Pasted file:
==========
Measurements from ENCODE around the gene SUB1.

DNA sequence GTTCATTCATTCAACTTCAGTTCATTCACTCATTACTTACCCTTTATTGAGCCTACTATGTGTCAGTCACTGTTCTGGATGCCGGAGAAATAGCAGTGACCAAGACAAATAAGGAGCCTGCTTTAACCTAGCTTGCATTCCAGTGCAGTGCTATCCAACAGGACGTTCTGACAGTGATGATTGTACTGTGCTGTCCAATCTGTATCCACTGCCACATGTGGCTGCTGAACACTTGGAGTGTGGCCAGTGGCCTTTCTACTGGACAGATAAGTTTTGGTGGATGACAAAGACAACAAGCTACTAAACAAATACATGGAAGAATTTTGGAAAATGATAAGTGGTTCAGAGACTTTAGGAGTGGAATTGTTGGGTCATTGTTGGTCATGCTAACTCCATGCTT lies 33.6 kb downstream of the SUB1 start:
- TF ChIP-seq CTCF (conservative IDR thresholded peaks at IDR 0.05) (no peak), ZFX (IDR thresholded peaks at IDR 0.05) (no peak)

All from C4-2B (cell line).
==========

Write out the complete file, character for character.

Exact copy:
Measurements from ENCODE around the gene SUB1.

DNA sequence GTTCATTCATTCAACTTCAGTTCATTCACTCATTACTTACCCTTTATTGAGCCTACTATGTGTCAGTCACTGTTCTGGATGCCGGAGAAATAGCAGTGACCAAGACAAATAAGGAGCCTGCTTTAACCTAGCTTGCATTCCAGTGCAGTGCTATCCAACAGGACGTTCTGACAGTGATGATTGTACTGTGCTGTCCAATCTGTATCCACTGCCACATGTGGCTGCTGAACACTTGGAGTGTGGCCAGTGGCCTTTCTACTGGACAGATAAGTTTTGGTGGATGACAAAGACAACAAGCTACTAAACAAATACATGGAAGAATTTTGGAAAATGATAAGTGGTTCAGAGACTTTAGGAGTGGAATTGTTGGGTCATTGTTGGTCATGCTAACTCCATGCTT lies 33.6 kb downstream of the SUB1 start:
- TF ChIP-seq CTCF (conservative IDR thresholded peaks at IDR 0.05) (no peak), ZFX (IDR thresholded peaks at IDR 0.05) (no peak)

All from C4-2B (cell line).